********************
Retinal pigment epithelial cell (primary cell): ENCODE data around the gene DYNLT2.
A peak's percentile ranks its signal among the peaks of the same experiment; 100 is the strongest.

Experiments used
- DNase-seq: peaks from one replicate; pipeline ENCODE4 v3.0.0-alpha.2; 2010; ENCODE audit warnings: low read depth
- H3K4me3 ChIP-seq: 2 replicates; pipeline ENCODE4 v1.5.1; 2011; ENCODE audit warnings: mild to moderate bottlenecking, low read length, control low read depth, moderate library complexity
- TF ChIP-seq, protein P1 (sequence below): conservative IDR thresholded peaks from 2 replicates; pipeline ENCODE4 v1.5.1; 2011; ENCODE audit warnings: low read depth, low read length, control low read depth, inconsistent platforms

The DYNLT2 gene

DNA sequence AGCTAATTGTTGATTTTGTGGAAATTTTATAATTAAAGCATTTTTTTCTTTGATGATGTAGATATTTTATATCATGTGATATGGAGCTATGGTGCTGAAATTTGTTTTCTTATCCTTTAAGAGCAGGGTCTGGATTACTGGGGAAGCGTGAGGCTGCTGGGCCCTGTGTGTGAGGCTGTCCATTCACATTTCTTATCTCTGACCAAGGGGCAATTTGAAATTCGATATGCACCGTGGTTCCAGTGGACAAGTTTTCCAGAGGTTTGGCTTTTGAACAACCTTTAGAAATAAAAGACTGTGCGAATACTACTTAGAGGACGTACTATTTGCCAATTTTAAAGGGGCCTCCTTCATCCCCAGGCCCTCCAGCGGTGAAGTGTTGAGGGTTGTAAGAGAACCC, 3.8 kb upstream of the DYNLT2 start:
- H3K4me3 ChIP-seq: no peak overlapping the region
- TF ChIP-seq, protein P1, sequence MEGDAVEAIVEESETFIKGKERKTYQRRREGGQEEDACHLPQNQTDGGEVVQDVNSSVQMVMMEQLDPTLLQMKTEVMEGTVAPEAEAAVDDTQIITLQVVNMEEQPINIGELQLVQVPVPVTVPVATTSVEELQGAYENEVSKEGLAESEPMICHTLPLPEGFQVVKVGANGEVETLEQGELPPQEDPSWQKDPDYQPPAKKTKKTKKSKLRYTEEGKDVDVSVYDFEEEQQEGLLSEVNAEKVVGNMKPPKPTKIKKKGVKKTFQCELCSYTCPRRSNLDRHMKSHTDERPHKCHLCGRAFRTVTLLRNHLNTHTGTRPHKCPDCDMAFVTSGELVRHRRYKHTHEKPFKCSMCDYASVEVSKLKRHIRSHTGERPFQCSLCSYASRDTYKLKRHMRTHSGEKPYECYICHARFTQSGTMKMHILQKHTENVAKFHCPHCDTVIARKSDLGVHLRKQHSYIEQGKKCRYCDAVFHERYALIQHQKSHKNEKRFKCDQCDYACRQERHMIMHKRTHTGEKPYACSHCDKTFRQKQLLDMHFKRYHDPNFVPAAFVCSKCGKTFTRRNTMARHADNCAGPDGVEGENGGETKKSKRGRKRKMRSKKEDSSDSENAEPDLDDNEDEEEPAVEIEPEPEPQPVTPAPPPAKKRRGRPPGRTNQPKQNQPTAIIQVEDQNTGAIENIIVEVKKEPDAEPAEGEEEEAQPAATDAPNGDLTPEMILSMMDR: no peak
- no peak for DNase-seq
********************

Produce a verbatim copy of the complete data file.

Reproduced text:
Retinal pigment epithelial cell (primary cell): ENCODE data around the gene DYNLT2.
A peak's percentile ranks its signal among the peaks of the same experiment; 100 is the strongest.

Experiments used
- DNase-seq: peaks from one replicate; pipeline ENCODE4 v3.0.0-alpha.2; 2010; ENCODE audit warnings: low read depth
- H3K4me3 ChIP-seq: 2 replicates; pipeline ENCODE4 v1.5.1; 2011; ENCODE audit warnings: mild to moderate bottlenecking, low read length, control low read depth, moderate library complexity
- TF ChIP-seq, protein P1 (sequence below): conservative IDR thresholded peaks from 2 replicates; pipeline ENCODE4 v1.5.1; 2011; ENCODE audit warnings: low read depth, low read length, control low read depth, inconsistent platforms

The DYNLT2 gene

DNA sequence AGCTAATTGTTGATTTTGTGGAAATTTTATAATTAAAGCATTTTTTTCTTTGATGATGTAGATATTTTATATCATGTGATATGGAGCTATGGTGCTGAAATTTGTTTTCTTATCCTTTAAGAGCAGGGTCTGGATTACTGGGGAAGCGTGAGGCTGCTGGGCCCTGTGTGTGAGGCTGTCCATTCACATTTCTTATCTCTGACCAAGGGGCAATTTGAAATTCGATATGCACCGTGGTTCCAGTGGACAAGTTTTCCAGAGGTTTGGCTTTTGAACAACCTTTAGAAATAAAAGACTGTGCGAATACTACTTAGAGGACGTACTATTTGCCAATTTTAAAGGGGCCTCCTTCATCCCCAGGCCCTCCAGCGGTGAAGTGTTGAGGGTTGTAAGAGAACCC, 3.8 kb upstream of the DYNLT2 start:
- H3K4me3 ChIP-seq: no peak overlapping the region
- TF ChIP-seq, protein P1, sequence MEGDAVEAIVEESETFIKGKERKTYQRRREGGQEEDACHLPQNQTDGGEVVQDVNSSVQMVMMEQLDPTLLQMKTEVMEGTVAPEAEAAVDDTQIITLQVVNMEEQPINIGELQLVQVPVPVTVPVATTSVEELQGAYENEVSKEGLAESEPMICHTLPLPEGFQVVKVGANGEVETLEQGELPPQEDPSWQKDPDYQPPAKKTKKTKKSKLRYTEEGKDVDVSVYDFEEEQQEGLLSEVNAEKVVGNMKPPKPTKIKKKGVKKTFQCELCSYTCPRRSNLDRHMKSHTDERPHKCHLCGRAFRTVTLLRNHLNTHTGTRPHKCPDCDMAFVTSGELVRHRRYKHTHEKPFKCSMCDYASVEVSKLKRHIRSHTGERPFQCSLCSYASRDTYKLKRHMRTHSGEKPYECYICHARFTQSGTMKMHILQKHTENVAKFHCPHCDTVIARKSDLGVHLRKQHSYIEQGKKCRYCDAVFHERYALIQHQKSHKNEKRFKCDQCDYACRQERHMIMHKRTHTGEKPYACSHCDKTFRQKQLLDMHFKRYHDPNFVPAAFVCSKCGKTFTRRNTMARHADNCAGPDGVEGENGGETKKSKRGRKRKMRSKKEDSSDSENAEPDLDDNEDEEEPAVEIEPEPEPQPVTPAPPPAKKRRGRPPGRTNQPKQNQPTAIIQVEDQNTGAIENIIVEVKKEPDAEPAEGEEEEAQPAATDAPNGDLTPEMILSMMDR: no peak
- no peak for DNase-seq